TRENTON – Attorney General Jeffrey S. Chiesa announced that a second employee of Birdsall Services Group, a large Monmouth County-based engineering firm, has pleaded guilty to participating in a scheme in which the firm fraudulently avoided the restrictions of New Jersey’s Pay-to-Play Act by disguising illegal corporate political contributions as personal contributions of employees of the firm.
In addition to the two employees who have pleaded guilty, a third employee, former Executive Vice President Thomas Rospos, faces a pending indictment in the case.
Eileen Kufahl, 48, of Bradley Beach, pleaded guilty yesterday (Feb. 12) to a fourth-degree charge of making prohibited corporation contributions through employees before Superior Court Judge Wendel E. Daniels in Ocean County. Under the plea agreement, Kufahl must forfeit $17,119, which represents the total of the political contributions that she made under the scheme, which were allegedly reimbursed to her by Rospos. The state will recommend that Kufahl be sentenced to a term of probation. She must cooperate fully and testify truthfully in the ongoing investigation and any resulting prosecutions.
Deputy Attorney General Anthony A. Picione, Deputy Chief of the Division of Criminal Justice Corruption Bureau, and Deputy Attorney General Victor R. Salgado took the guilty plea from Kufahl. Judge Daniels scheduled sentencing for Kufahl for June 7.
On Nov. 30, 2012, Philip Angarone, 40, of Hamilton (Mercer County), the former marketing director for Birdsall Services Group, admitted in court that he took part in the scheme, pleading guilty to third-degree tampering with public records or information and fourth-degree prohibited corporation contributions through employees. He faces up to 364 days in jail and a term of probation.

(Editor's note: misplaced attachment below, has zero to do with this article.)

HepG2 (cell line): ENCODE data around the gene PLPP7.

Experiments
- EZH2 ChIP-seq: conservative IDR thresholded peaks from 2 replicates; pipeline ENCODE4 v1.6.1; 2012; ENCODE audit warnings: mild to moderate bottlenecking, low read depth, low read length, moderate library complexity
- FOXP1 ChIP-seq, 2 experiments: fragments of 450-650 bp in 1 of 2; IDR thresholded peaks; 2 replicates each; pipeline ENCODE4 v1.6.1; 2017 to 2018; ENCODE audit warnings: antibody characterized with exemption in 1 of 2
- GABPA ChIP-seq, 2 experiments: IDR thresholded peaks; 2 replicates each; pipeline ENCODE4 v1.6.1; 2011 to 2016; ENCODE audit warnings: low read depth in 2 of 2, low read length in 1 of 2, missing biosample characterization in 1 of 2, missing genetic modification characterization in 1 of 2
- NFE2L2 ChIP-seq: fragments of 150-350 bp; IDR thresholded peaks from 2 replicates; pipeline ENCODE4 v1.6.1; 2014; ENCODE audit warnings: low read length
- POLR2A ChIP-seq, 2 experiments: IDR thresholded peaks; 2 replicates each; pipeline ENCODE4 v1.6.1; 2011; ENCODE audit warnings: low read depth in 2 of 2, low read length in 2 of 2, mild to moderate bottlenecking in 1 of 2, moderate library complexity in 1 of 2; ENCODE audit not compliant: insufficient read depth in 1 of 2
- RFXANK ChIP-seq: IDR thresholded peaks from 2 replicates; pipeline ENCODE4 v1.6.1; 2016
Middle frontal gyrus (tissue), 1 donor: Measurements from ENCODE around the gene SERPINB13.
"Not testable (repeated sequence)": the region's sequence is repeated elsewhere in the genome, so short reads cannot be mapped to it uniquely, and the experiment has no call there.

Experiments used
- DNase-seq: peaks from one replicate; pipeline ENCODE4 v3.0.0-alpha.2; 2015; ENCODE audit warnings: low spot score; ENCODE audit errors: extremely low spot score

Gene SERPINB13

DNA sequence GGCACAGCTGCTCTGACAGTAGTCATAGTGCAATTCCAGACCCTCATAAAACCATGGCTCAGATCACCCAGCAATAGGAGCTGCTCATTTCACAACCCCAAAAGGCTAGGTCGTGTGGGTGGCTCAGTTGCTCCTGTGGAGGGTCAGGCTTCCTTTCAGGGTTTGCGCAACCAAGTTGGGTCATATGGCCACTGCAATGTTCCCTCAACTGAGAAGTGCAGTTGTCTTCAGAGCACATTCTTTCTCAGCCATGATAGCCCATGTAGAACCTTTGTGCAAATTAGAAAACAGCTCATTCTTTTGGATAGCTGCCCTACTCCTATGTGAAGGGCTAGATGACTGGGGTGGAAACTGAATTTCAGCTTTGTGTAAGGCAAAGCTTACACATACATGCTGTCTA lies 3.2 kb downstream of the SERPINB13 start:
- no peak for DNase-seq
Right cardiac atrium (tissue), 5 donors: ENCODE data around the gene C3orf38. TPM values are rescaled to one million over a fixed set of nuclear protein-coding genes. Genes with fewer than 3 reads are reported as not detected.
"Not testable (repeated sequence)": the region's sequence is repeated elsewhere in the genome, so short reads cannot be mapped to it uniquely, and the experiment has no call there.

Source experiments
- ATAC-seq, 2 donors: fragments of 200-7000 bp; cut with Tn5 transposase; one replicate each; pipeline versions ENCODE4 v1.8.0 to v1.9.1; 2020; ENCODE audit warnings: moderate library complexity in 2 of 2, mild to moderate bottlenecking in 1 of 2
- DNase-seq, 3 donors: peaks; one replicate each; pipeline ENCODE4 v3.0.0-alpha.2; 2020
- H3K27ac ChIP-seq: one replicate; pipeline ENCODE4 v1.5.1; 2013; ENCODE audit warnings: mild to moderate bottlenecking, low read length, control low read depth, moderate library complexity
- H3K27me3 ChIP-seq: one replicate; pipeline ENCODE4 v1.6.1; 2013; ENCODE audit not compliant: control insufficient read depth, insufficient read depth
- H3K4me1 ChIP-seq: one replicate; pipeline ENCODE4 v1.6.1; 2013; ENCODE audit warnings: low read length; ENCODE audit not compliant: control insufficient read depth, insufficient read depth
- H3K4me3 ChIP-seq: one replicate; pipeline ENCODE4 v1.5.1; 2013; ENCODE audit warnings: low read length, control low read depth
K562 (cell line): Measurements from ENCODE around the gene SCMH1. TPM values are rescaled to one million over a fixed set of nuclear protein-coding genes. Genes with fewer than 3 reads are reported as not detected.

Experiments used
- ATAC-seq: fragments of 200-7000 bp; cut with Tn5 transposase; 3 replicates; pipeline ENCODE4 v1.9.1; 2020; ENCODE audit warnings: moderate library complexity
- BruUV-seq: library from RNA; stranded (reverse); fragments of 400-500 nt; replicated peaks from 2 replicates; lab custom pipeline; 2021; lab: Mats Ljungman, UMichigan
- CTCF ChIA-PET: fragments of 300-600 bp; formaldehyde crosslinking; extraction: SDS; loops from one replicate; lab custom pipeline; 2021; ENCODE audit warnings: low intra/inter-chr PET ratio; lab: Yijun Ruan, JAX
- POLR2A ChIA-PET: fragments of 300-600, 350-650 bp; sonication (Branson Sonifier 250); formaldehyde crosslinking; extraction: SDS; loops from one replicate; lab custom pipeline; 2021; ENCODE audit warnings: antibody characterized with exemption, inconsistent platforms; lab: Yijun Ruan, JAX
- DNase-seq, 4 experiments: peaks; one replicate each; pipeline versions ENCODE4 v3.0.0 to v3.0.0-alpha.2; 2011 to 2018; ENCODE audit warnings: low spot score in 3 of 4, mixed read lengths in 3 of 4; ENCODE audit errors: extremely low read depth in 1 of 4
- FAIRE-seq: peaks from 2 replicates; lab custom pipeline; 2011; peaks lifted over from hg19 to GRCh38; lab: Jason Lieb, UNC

Under the scheme to which Kuhfahl and Angarone admitted, instead of Birdsall Services Group (BSG) making corporate political contributions to campaigns and political organizations that would disqualify it from public contracts awarded by certain government agencies, shareholders and employees of the firm would make personal political contributions of $300 or less, which are deemed unreportable. Multiple personal checks would be bundled together at BSG and sent to the appropriate campaign or political organization. Shareholders and employees would then be illegally reimbursed by BSG in the form of added bonus payments – or, in the case of Kufahl, would allegedly be reimbursed by Rospos, who was reimbursed by the firm – and the firm would falsely omit the illegally reimbursed contributions in documents filed with the Election Law Enforcement Commission (ELEC) and with government agencies that awarded the firm engineering services contracts.
Contributor information, including name, address and employer, must be reported to the Election Law Enforcement Commission (ELEC) for contributions of more than $300, but such information does not need to be reported for contributions of $300 or less. Every for-profit business entity in New Jersey that has received $50,000 or more in government contracts in a calendar year must file the Business Entity Annual Statement (Form BE) with ELEC to report public contracts that it has received and reportable political contributions that it has made.
Angarone admitted that on the Forms BE filed for BSG, he and others at the firm fraudulently failed to disclose the illegally reimbursed political contributions. In addition, he admitted that in connection with proposals submitted by BSG to receive public contracts, the firm filed numerous false Certifications of Compliance declaring that the firm was in compliance with pay-to-play rules.
The state investigation revealed that between January 2008 and May 2012, Rospos allegedly made hundreds of purported personal contributions to campaigns and political organizations across the state, both Republican and Democratic, which were illegally reimbursed by BSG. His contributions totaled in excess of $150,000.
Rospos, 61, of Belmar, was indicted on Dec. 11, 2012, on second-degree charges of conspiracy, making false representations for government contracts, misconduct by a corporate official, and money laundering, as well as various third- and fourth-degree charges. Those charges are pending.
The case is being investigated for the Division of Criminal Justice Corruption Bureau by Deputy Attorney General Picione, Deputy Attorney General Salgado, Detective Kiersten Pentony, Detective Edward Augustyn and Detective Melissa Calkin.
Attorney General Chiesa and Director Taylor noted that the Division of Criminal Justice has established a toll-free Corruption Tipline 1-866-TIPS-4CJ for the public to report corruption, financial crime and other illegal activities confidentially. The public can also log on to the Division’s webpage at www.njdcj.org to report suspected wrongdoing confidentially.